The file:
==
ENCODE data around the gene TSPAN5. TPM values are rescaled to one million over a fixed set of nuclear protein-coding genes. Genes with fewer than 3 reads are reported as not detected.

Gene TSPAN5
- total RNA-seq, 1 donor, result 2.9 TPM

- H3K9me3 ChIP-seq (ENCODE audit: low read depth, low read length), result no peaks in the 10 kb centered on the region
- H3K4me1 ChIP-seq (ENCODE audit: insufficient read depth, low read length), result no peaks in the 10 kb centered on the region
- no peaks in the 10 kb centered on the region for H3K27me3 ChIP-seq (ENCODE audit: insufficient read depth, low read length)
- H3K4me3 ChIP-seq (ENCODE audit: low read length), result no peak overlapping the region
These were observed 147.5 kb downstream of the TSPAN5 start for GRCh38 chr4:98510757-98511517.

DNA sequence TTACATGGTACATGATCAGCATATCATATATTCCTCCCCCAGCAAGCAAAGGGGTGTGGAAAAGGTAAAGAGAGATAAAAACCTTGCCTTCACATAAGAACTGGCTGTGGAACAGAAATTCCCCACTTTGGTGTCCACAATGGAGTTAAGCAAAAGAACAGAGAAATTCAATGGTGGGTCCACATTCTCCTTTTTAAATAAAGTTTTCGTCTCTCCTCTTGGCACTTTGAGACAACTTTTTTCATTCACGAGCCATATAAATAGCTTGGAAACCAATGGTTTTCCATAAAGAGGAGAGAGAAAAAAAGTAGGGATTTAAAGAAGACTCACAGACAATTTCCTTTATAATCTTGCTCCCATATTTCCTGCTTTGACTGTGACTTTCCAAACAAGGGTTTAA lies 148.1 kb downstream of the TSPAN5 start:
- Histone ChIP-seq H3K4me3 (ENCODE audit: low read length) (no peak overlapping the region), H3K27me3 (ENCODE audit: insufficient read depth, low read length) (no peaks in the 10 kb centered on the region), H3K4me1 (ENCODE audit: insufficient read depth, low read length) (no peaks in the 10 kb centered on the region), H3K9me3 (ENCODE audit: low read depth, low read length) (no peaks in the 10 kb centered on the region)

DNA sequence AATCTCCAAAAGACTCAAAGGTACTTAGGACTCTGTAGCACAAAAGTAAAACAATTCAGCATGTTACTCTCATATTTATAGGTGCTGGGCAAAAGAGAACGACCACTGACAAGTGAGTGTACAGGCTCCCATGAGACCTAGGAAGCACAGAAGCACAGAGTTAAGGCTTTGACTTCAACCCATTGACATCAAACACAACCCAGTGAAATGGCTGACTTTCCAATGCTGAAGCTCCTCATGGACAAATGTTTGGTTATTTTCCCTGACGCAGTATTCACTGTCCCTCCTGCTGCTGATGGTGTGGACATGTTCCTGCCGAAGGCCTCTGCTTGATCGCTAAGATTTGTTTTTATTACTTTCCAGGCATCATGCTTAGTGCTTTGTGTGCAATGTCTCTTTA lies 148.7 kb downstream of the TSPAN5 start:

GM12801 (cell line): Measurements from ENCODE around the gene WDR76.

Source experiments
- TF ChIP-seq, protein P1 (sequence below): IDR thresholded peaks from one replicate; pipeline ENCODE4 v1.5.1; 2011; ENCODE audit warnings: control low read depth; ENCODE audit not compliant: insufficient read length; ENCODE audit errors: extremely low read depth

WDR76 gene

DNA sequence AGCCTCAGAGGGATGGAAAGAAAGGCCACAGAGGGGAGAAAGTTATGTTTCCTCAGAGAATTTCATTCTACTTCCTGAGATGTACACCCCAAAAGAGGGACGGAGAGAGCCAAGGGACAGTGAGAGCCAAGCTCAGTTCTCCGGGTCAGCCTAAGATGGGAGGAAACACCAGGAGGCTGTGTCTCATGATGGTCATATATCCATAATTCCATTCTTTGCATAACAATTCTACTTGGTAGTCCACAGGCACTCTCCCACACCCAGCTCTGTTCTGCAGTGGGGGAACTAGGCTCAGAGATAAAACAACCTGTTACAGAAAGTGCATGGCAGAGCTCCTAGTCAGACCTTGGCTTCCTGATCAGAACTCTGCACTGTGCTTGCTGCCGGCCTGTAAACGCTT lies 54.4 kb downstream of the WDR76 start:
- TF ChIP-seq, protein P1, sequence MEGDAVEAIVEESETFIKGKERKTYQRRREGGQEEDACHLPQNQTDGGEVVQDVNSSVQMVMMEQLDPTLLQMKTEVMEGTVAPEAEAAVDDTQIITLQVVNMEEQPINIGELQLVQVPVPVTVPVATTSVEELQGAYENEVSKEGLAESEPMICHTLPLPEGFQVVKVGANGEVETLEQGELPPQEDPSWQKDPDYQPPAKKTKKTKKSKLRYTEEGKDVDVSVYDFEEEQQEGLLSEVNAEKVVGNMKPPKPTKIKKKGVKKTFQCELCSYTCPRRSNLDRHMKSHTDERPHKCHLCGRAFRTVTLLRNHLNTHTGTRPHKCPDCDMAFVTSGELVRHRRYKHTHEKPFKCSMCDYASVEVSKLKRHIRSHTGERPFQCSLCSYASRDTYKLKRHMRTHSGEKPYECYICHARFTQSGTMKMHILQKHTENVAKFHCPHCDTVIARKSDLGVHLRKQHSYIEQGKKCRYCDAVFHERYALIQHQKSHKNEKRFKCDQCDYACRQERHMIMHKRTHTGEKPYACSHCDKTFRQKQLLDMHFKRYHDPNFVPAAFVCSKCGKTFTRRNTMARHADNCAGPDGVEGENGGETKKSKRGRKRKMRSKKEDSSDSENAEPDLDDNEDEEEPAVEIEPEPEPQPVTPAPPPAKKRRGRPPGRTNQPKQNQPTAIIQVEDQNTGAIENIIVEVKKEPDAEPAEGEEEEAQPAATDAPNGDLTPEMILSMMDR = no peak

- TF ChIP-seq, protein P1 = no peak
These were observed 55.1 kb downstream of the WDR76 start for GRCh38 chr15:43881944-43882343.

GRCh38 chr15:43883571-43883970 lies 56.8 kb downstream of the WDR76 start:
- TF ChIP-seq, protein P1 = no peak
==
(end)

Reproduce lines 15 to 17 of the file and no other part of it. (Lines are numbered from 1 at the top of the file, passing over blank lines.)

WDR76 gene

DNA sequence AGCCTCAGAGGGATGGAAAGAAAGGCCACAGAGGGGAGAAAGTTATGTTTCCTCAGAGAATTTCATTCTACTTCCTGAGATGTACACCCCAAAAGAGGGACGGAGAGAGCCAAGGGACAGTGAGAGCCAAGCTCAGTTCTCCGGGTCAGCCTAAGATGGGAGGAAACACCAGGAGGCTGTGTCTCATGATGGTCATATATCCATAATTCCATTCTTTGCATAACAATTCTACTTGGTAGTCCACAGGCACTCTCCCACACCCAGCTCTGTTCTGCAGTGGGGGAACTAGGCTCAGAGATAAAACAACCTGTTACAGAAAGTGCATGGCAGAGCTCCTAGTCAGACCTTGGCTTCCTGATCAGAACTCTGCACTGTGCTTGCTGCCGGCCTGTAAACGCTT lies 54.4 kb downstream of the WDR76 start:
- TF ChIP-seq, protein P1, sequence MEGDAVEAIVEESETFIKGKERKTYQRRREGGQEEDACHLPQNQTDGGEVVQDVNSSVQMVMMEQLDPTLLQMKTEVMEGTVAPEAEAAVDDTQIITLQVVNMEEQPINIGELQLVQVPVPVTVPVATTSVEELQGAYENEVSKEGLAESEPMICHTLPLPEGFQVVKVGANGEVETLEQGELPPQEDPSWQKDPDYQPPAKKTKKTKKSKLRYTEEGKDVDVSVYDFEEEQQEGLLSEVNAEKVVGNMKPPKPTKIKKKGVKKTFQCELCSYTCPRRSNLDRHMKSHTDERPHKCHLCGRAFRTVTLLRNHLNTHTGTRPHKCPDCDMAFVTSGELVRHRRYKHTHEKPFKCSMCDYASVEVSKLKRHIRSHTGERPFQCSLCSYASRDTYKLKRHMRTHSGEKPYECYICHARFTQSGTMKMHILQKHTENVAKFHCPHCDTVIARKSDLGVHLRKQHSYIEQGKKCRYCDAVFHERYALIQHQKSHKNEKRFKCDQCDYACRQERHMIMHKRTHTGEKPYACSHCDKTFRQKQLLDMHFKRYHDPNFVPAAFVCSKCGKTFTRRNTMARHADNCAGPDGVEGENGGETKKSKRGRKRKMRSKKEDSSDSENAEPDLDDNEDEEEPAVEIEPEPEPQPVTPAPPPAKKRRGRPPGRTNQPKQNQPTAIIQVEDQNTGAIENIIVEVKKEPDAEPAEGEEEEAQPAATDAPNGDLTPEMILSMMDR = no peak